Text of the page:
“These kids are from skid row; make no mistake about it,” Cartoon said. “This area has one of the biggest homeless populations in the U.S. The Kings and I both thought that Para Los Niños was the perfect place to benefit from my line.”

Said Avery Bell, director of corporate relations for Para Los Niños, “The funds are needed, but for our kids to have that sports connection to the Kings and an artistic bridge to Mister Cartoon — that’s just as important to us.”

The merchandise is being sold at the Team LA Store at Staples Center as well as online via both the Kings’ official website and Although the Kings are donating all of their proceeds to charity, the club stands to benefit from the exposure the new line will provide.

“Many of my followers who haven’t checked out the Kings and the NHL are going to now,” Cartoon said.

The Kings’ Lowe said the club hopes to work with other artists on merchandise lines in the future.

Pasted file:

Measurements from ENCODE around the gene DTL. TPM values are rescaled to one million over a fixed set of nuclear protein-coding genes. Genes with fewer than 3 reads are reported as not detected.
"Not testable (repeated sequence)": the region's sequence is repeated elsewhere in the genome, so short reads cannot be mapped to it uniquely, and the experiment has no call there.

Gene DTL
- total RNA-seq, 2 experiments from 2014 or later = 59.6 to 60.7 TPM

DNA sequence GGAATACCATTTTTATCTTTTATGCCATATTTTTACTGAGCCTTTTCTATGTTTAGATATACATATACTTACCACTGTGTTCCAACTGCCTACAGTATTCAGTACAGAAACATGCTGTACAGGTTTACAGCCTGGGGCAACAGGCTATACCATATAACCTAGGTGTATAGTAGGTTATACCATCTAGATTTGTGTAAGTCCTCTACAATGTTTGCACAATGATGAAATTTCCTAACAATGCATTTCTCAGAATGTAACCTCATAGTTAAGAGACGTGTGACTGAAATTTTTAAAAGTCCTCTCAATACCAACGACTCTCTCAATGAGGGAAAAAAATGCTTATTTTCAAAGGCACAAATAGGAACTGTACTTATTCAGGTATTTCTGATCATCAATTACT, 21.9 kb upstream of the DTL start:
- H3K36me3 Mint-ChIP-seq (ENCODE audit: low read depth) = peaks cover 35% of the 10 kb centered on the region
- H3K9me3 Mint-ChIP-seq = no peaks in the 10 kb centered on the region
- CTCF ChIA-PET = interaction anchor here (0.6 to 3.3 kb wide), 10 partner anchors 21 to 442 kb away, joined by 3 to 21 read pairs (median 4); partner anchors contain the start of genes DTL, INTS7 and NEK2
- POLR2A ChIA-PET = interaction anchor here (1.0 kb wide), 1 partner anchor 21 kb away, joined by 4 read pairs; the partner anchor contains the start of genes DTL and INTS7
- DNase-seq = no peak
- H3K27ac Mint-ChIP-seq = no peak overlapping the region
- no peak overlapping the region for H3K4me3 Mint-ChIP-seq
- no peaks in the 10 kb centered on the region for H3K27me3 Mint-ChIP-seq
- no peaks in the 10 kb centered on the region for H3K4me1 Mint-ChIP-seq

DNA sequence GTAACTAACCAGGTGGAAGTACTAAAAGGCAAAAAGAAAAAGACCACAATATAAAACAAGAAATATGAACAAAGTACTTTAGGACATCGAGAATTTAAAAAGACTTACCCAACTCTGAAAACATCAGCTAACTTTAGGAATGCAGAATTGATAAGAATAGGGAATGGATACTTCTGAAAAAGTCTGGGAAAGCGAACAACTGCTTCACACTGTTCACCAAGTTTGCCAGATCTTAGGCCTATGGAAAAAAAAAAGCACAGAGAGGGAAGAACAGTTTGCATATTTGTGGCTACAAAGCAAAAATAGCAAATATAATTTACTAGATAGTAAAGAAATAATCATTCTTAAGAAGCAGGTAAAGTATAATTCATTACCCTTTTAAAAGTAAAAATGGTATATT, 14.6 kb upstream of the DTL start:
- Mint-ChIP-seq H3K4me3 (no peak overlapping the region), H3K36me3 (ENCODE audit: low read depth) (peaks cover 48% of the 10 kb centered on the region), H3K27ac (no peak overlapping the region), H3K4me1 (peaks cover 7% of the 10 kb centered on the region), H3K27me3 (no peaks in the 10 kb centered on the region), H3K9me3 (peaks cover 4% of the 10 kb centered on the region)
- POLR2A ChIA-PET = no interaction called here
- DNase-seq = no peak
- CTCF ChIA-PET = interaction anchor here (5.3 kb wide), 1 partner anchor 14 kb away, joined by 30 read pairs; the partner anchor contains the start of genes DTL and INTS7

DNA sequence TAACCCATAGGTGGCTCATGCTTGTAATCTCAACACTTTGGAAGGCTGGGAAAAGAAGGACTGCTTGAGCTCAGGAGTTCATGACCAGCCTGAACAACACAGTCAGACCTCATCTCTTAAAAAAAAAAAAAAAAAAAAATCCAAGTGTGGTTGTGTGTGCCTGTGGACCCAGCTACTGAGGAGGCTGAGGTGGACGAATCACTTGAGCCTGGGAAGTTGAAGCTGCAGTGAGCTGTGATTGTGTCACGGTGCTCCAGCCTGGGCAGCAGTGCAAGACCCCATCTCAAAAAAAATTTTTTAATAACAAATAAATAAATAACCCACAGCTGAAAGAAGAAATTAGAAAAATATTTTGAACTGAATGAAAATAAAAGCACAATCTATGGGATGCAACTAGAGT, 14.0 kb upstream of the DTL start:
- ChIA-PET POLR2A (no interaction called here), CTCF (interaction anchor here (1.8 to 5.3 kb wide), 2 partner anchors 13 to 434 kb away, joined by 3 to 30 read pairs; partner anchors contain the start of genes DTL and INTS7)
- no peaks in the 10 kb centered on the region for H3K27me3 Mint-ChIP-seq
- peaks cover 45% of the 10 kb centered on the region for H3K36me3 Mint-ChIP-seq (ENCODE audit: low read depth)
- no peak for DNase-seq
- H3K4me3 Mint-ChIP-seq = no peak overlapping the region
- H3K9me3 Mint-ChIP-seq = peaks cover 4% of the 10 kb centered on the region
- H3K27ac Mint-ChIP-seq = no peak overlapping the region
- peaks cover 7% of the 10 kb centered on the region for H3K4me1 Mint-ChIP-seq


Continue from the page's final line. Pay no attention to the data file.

Cartoon, who unveiled a Kings mural at the charter school of Para Los Niños and spoke to the students about creativity at an appearance last month, has never worked with a professional or college sports team before his partnership with the Kings.

“The Kings were a natural for me because I work in black and white and black and gray,” he said, noting that he took about a month to come up his version of the Kings’ marks. “We’re merging the cultures of sports and hip-hop.”

The Phoenix Suns have become the first major pro sports team to sign a deal with SocialGuide’s Nielsen Twitter TV Ratings service that tracks Twitter activity during games.

Financial terms of the one-year deal were not disclosed. The agreement was finalized late last month, ahead of the start of the Suns’ season.

With the deal, the Suns receive access to SocialGuide’s platform, which allows Suns officials to track and analyze real-time tweets during their games. The day after the game, Phoenix gets results from the Twitter TV Ratings product, which lets the team see the total activity and reach of the TV-related conversation on Twitter during the game.

The deal is part of the Suns’ efforts to more closely monitor and identify the reach of Twitter activity during the team’s games. It’s also the latest step for a team that has been one of the more progressive in sports in using social media. The Suns were one of the first pro franchises to hire social media specialists and were one of the first to create their own website built around social media.